I reached the end of the long highway and faced Ain Fouara. ‘Ains’ were wells of water, literal taps where you could go and fill up a couple of buckets in a drought or drink from if you felt a little parched, though they’re a little more stylised than the typical waterway. Ain Fouara is the infamous statue in Setif of the nude woman reclining on her altar with her hand outstretched. Well-water gushes from her feet as traffic spins and whooshes past. Rumour has it that this statue is actually a replica, but no one knows what happened to the original. Ah, the irony of a naked statue serving as a roundabout in a Muslim country – er, that is, ‘Democratic Republic’.
As I gazed at the reclining woman, I silently begged for an answer. Why could I only see and not feel the pain and loss that my countrymen and women did? Why didn’t I bear the scars that they bore, that they might never heal from? Her elegant poise never wavered, however, and all I got was stony silence.
Meanwhile, my mother seamlessly weaved herself into the fray. It was like she never left. She caught up with three years’ worth of hekayaat (stories) about everyone she was related to within a month, and was bartering with a salesman for gold bracelets like she’d been doing it for years. I, on the other hand, felt like a mere carbon copy, my Arabic stilted and disjointed as what I really meant to say never made it past my lips. Sarah and I would sit and smile like decorated wallflowers amongst our cousins, who regaled us with hilarious memories of weddings and sleepovers we never attended, moments for which we were never there.
Six weeks into my arrival in Algeria, I felt myself starting to unravel. I started buying Nutella and Nesquick cereal from Saleh’s, ignoring that weird look on his face whenever someone buys ‘foreign’ food. The days dragged on, with Sarah draped on the sofa channel surfing Arabic satellite TV, her eyes dull and half-lidded as yet another episode of YuGiOh played with Arabic dubbing.
On one occasion, the smell of orange blossom water wafted from the kitchen and I blindly followed the scent, the nutty aroma of almonds spiced with cinnamon making my mouth water. Someone had bought baklava over for afternoon tea. I had never appreciated how completely normal it was to indulge in a little sweet treat on the sofa with a steaming cup of freshly ground coffee in hand. This would have been a waste of time to me three years ago.
As Sarah and I sat on the cold staircase, splitting a Mars bar to wash down the bitter aftertaste of that coffee, we watched the group of visiting women sitting around an enormous silver platter on a table that was way too small to hold an encyclopedia. I found myself wishing that I could absorb myself into the walls around us, that my weave would seamlessly embroider itself in this place. But then I scrapped the idea and wondered if Sir Richard Branson could lend one of his private islands to people like me, so that we could make a home for misfits that couldn’t blend into two different worlds.
We were on our way to Tandja, a derelict place if I ever saw one, with potholes, roadsides filled with sludge and paint peeling off the run-down harras (old communal houses). It was hard to believe Dad grew up here. “We were poor but happy. I had a good childhood,”he always said.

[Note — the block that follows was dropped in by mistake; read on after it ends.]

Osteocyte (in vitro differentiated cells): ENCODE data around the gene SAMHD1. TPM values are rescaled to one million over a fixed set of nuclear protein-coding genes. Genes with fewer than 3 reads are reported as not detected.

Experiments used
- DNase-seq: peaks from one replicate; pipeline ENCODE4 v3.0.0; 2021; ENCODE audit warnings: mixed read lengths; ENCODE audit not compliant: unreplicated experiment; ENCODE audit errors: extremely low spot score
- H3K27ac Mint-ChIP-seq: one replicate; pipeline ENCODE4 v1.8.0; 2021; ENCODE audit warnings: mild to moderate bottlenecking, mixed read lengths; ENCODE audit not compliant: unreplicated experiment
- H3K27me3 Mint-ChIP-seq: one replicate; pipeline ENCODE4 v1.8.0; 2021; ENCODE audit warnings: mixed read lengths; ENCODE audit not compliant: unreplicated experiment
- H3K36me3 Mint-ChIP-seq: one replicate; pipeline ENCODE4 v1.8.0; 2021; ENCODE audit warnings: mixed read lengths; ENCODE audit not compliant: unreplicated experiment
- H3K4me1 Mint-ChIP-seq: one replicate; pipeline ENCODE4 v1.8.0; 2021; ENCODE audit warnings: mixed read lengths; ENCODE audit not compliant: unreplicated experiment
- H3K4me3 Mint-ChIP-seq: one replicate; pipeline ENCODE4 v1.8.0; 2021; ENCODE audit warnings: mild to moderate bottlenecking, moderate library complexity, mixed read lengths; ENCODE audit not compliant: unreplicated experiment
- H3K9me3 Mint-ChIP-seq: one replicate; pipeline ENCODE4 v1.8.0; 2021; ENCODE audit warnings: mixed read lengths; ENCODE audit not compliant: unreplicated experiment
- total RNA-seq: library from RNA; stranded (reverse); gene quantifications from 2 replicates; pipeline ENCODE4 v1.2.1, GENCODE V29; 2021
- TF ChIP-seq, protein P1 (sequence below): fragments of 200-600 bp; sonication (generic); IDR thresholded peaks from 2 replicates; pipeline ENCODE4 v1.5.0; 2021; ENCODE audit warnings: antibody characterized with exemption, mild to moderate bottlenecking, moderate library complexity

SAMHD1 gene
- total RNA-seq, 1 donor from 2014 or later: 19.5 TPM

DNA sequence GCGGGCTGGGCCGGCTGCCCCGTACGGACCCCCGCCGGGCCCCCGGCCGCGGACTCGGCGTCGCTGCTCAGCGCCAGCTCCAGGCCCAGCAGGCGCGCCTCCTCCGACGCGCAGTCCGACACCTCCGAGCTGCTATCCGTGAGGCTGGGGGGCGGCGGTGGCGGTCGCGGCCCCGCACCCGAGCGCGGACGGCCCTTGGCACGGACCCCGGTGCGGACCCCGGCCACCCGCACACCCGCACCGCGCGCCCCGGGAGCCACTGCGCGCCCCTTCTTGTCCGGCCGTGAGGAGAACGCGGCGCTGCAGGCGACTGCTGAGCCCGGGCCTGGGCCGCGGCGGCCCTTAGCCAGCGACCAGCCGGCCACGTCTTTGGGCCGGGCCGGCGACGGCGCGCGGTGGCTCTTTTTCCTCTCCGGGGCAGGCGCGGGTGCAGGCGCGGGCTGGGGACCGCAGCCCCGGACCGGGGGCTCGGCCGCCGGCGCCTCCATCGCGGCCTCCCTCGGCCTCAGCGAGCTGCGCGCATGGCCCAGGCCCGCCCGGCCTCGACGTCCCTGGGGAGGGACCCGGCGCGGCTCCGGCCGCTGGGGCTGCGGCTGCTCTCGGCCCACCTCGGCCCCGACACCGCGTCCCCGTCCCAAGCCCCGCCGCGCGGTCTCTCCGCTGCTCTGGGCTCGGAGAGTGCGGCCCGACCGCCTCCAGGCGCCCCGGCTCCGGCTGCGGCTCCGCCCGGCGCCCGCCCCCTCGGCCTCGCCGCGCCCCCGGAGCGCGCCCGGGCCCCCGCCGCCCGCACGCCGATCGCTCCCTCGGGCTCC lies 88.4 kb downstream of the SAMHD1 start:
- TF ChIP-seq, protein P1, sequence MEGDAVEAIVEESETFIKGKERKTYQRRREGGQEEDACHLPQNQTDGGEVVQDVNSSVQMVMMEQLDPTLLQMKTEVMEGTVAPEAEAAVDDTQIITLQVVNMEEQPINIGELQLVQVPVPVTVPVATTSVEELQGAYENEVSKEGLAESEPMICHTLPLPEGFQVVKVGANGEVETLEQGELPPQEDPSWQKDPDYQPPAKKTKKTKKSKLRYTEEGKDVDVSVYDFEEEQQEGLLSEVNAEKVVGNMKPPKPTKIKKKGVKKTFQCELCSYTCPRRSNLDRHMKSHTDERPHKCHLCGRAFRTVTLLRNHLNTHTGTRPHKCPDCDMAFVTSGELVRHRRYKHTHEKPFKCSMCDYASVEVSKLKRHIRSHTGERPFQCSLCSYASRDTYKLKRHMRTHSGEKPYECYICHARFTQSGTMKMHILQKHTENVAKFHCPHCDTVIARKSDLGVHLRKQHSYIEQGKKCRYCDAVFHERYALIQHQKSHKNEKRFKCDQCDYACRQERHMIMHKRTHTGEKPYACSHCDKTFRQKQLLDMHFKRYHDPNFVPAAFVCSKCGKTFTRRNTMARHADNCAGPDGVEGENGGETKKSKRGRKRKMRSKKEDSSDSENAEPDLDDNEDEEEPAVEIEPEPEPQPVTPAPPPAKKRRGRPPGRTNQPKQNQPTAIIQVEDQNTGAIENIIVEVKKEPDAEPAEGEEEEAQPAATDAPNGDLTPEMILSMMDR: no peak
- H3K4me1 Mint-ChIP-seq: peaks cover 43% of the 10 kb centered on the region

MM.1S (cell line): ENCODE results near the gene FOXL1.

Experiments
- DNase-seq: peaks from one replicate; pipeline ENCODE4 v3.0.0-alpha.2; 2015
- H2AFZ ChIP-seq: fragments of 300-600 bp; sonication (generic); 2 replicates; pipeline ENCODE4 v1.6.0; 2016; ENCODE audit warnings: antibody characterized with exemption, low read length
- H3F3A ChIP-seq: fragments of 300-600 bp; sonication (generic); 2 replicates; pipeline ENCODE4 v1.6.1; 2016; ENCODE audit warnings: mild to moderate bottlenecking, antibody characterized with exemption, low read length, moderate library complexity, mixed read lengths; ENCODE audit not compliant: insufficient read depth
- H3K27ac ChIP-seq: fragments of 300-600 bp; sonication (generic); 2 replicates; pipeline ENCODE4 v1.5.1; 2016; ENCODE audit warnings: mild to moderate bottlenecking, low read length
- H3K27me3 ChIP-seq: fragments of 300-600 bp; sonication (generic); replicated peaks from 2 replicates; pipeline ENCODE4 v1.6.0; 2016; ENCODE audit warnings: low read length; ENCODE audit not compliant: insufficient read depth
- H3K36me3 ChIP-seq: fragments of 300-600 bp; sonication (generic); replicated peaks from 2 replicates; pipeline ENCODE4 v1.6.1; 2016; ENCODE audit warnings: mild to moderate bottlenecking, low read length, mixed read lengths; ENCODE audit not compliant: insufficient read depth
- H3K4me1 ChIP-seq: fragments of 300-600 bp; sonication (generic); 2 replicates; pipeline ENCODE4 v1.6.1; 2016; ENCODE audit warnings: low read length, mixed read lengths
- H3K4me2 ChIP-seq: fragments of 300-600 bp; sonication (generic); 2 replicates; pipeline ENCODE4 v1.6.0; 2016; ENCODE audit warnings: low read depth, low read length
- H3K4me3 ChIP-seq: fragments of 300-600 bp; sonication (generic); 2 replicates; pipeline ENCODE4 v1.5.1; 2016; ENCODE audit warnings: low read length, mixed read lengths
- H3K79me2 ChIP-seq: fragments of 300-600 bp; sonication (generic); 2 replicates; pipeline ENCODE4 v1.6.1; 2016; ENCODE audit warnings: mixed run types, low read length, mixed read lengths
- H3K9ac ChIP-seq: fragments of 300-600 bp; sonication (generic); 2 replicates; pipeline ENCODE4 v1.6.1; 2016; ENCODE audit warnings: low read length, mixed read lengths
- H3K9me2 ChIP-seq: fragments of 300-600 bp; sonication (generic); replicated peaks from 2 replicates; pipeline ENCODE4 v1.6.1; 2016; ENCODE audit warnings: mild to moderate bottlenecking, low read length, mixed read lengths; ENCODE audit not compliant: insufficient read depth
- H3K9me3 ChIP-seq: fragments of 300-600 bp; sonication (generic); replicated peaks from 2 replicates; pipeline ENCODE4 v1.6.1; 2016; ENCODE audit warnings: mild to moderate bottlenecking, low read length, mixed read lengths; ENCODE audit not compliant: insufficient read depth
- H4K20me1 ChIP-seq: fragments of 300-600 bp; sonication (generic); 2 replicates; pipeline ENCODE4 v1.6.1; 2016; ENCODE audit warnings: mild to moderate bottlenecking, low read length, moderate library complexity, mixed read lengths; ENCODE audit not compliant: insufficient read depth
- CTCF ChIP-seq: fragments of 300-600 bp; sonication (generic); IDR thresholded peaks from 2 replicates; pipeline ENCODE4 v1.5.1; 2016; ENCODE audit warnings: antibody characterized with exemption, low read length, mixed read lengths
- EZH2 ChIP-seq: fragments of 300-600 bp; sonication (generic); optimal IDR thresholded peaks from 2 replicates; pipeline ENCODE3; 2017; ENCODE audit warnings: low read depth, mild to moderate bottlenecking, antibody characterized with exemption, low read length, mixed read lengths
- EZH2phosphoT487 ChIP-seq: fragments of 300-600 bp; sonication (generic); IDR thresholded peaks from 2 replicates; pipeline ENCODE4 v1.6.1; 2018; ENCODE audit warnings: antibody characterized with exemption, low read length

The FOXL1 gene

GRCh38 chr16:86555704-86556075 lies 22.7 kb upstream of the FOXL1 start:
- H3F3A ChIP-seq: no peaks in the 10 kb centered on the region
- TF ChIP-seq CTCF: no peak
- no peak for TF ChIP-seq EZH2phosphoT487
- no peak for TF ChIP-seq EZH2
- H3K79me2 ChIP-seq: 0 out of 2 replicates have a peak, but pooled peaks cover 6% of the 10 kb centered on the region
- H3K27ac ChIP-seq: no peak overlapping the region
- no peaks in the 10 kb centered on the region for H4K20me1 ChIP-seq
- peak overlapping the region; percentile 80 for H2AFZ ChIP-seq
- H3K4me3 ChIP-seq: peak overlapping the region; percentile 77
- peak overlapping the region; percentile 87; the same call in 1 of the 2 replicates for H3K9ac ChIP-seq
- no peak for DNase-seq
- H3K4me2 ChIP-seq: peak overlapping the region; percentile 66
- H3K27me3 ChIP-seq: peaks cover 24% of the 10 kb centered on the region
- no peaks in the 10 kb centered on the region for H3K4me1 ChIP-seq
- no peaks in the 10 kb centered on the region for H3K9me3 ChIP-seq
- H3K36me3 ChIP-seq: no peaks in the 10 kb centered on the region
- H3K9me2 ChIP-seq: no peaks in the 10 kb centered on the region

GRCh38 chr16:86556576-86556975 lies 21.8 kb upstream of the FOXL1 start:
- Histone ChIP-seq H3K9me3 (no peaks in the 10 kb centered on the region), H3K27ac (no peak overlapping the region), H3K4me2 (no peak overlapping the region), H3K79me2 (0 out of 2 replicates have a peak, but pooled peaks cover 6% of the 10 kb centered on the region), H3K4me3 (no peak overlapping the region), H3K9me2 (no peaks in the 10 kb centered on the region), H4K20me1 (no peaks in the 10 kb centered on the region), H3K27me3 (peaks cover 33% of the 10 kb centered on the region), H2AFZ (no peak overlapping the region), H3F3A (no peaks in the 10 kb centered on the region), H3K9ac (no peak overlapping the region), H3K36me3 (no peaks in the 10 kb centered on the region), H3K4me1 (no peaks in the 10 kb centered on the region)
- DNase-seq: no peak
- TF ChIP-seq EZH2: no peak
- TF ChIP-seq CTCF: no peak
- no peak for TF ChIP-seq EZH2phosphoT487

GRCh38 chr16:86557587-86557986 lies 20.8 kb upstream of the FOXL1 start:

A giggle bubbled its way through Sarah’s lips, her brown ringlets shaking as she ignored the stoic look our taxi driver was giving her. Mum arched her eyebrow while juggling my brothers, getting them to sit still. Until we saw him, standing outside his mother’s door; a wall of tanned muscle with a frown on his brow. Arms crossed, the scar of a spider stitch peeking through his sleeve. Thick curly fluff crowned his head, smattered with a sprinkling of white hairs. His face broke out in a toothy grin. “Hey! Zorna bil ma,” he called. “Look at my waterlogged flutes!” He swaggered towards us, a sidestep in his left foot, and crunched the ground with a sound ‘thunk’ of his heel. All four of us bolted out of the car and were enveloped in a bear hug so tight that all my worries ebbed from my strained knuckles and into his fleece jacket.
But soon enough, he was swallowed by his brothers, sisters, nieces, nephews, mother and in laws. He wasn’t just our dad here; we had to share him with everyone else – with his former home. But Sarah and I saw the dullness his eyes took as his brothers carted him around the city, showing him how much they had grown. We knew that, in his eyes, nothing had changed. “This country is backward Ryma, but when I’m here I just accept it,”he told me.
We barely got to see my father while we were there, which ruined the purpose of a family holiday. I asked him to show me his Algeria, his favourite place to eat raas (sheep’s head), his school, and where he hid when his mother realised he had walked barefoot in the snow again. I wanted to see where he had spent his two years of military service and where he swore allegiance to the country he left behind 15 years ago.
When our time came to leave, relief washed over my sister’s face but the pang was there. The pain of leaving something behind haunted us all. As Houari Boumediene’s runway disappeared, wariness had cemented. I came here looking for answers and left with more questions. I came here to find myself, but I left more lost than ever.
But a weird kind of contentment settled in. I at least knew that my family, Setif and Algeria were a part of who I was. And for thirteen year old me, that was good enough.
By Ryma Tchier
Ryma is a Bachelor of Arts (Media)/B of Laws student at Maquarie University and hopes that her degree will enable her to do some good in the world. She’s a major bookworm with a self-proclaimed “kiss of death”, whereby every book she reads ultimately becomes too popular for its own good and finds itself turned into a motion picture. Oh the horror.